Retrospect: The Memoirs of the Rt. Hon. Viscount Simon

Retrospect: The Memoirs of the Rt. Hon. Viscount Simon

Retrospect: The Memoirs of the Rt. Hon. Viscount Simon

Retrospect: The Memoirs of the Rt. Hon. Viscount Simon

Excerpt

John Simon of Thrustle Mill --the Pembrokeshire
paradise--My paternal grandparents --Not of
Jewish origin--An earlier Simon of Stackpole
Elidor--Edwin Simon, apprentice and student --
My mother and her people --Manchester, 1873-1883
--A recollection of the Midlothian campaign --Bath
--Donald Maclean and Lloyd George hear a
sermon--Cricketing parson --A lonely boy with too
few friends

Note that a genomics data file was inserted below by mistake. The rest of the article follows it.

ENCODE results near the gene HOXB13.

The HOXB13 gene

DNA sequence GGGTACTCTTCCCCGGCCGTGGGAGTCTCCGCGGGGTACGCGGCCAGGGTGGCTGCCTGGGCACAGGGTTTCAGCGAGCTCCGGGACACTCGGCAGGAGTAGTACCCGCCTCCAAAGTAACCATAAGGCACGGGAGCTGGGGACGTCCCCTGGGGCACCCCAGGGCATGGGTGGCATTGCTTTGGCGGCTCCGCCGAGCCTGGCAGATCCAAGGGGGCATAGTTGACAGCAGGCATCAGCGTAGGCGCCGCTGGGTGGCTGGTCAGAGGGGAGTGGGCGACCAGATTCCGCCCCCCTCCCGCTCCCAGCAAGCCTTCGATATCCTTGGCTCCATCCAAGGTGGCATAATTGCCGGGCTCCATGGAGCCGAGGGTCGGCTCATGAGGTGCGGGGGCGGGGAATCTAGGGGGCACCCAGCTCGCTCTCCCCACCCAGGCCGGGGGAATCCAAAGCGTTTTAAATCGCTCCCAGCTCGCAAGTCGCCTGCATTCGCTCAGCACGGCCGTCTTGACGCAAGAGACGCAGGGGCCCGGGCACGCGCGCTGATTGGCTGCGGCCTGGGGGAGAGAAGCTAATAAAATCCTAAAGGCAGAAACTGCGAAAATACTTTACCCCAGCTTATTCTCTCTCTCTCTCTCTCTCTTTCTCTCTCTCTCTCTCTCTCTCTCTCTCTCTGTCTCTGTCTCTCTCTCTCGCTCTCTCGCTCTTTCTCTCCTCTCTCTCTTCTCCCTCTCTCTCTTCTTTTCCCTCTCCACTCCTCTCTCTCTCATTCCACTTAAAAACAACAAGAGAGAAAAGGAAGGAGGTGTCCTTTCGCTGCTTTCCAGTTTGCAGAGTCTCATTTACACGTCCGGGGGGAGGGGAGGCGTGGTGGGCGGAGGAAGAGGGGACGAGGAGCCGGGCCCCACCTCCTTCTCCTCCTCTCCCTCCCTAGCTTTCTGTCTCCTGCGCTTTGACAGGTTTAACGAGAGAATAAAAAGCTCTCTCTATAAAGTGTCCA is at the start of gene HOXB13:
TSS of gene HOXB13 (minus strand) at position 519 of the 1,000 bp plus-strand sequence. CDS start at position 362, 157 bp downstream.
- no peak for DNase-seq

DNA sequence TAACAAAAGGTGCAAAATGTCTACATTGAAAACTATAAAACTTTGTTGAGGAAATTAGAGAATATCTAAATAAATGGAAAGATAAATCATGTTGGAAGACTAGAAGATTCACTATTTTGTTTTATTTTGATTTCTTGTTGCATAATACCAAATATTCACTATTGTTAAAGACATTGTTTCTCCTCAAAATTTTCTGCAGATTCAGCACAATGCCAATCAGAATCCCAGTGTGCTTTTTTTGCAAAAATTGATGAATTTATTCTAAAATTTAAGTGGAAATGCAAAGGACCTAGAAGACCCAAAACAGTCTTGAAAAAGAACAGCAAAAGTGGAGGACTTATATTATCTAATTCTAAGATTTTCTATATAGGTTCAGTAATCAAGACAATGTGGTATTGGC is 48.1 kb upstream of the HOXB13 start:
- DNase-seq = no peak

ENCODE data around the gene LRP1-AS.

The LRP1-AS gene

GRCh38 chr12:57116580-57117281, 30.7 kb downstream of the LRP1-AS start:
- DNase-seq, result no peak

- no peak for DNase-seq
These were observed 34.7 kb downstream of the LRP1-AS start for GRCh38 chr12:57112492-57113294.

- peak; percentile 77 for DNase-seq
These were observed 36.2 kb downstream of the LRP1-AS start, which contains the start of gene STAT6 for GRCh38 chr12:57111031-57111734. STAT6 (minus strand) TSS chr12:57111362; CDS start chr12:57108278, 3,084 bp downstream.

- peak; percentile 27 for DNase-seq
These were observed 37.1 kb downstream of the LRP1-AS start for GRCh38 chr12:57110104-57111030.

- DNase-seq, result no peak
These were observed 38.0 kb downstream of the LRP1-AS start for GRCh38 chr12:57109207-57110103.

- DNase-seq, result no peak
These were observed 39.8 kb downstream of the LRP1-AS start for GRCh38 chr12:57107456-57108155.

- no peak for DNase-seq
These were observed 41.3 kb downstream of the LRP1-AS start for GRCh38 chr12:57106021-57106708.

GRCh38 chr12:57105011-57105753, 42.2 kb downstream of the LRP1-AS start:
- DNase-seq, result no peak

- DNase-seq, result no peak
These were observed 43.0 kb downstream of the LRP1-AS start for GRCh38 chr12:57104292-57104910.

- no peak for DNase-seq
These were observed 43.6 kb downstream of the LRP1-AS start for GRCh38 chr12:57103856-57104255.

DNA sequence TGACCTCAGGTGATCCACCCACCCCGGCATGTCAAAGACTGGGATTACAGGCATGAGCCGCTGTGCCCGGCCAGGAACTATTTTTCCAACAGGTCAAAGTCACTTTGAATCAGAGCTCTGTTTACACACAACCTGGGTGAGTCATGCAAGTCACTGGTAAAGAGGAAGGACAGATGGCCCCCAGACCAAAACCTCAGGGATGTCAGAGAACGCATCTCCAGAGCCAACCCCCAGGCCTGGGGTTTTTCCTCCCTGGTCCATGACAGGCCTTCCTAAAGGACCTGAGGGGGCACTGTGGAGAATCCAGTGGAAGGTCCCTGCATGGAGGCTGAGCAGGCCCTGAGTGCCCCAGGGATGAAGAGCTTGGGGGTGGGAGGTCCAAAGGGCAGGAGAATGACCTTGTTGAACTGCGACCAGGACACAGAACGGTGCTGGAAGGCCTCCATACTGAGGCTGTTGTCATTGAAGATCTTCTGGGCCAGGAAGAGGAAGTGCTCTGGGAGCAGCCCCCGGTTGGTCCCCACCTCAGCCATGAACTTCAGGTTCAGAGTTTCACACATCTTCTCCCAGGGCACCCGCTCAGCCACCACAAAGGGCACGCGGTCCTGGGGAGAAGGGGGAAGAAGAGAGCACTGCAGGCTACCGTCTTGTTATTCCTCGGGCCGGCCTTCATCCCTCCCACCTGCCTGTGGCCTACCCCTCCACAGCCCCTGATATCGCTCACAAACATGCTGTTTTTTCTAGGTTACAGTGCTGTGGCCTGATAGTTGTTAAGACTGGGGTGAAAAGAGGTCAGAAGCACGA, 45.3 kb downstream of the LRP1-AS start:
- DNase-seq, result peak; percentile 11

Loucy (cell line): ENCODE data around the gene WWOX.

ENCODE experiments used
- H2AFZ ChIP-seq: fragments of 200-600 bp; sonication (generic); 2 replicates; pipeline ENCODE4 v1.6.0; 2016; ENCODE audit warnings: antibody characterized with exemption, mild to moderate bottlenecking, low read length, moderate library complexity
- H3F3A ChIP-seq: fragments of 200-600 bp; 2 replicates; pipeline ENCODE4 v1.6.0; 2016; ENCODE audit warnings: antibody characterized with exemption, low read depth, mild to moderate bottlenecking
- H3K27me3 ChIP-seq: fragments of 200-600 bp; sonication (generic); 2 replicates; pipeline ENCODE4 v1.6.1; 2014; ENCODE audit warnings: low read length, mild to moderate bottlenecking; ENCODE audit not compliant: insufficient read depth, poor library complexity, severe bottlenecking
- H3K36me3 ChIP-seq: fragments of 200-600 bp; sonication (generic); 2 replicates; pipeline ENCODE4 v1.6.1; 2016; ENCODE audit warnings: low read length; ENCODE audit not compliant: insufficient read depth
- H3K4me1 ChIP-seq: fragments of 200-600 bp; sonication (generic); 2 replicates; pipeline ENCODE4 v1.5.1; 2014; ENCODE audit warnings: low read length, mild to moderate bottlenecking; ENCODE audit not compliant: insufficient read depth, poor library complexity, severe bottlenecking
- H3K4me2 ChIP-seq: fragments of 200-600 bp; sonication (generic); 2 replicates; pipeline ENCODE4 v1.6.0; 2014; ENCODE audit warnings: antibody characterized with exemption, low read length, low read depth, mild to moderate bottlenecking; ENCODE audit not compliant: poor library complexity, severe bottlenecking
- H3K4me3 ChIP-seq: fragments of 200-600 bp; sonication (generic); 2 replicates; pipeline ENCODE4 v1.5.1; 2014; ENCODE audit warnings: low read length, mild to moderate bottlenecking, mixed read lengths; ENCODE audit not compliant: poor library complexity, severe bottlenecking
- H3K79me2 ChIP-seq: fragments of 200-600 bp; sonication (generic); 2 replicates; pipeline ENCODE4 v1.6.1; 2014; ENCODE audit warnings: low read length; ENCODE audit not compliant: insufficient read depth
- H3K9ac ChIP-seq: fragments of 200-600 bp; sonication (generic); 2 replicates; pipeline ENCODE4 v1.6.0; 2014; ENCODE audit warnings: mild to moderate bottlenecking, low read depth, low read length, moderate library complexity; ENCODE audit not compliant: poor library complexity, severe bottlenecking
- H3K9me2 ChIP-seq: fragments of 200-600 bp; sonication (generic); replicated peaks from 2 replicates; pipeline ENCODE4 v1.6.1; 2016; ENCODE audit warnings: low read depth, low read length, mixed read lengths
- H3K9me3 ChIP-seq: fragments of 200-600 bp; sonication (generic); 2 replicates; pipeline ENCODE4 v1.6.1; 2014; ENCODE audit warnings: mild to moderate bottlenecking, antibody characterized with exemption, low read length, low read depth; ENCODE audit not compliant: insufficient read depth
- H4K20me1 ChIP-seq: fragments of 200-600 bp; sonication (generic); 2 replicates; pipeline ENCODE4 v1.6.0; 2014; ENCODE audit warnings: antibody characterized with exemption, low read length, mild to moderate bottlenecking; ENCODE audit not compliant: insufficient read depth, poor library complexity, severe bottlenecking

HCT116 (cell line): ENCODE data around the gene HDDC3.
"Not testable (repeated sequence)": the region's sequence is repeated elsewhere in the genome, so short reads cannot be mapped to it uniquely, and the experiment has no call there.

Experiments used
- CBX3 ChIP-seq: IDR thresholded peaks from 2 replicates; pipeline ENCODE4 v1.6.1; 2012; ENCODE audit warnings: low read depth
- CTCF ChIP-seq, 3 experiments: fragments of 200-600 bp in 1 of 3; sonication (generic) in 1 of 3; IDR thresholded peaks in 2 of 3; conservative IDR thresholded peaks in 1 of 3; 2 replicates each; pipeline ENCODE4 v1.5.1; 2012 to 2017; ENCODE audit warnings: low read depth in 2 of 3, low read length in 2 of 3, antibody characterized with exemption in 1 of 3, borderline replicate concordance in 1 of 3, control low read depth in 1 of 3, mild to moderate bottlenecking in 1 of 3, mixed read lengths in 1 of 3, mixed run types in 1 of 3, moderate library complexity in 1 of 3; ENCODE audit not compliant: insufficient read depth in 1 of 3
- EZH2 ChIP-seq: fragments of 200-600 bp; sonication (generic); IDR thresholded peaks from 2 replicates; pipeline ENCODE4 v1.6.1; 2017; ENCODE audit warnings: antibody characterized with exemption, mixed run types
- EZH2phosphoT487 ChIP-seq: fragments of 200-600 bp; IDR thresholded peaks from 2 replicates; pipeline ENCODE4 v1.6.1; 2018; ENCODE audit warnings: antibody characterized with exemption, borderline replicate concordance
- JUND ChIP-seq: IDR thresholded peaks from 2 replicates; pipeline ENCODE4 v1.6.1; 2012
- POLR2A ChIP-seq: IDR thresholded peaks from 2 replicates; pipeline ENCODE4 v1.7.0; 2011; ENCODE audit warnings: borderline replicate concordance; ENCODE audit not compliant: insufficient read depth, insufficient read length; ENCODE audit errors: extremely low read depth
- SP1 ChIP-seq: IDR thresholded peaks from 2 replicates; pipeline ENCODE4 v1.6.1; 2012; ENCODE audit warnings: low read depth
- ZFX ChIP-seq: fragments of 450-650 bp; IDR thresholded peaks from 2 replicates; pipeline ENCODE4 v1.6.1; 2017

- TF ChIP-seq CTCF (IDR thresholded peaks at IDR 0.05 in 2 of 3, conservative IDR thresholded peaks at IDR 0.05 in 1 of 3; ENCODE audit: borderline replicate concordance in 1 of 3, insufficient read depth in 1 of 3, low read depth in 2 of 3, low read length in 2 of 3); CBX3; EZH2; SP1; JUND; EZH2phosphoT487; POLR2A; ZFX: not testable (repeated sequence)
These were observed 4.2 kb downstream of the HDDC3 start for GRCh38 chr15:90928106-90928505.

JOHN SIMON, my father's father, was, in his later years, the tenant of a small farm called Thrustle Mill three miles south of Pembroke and little more than a mile from one of the wide and sandy bays which fringe the South Pembrokeshire coast. The white-washed two-storied farmhouse, with embowered porch and trim little garden, stands at a parting of roads, with a triangular green in front. On one side of the entrance was the parlour, and on the other a flagged kitchen, where in the season of harvest a barrel of home-brewed beer stood behind the door for the farmhands. Under the well-scrubbed uncarpeted stairs was a cupboard containing nets for catching rabbits and a muzzleloading gun, for Sir William Harcourt's Act of 1880 had, by a long overdue reform, conferred upon an occupier of land the right to kill hares and rabbits on his holding. Behind the kitchen was a lean-to dairy, with slate shelves for the pans of creaming milk and with an old-fashioned barrel-churn in the corner; and facing the back-door were the buildings of the corn-mill, to which neighbouring farmers occasionally sent their barley or oats for grinding, in sacks carried by donkeys. Then the sluice of the pond was raised and the moss-covered water-wheel began to turn. The mill-stream ran on between the fields till it reached the sea at "Freshwater East"--in my childhood's days an utterly unfrequented expanse of gently sloping sands where my little sister and I were the only bathers, using my . . .

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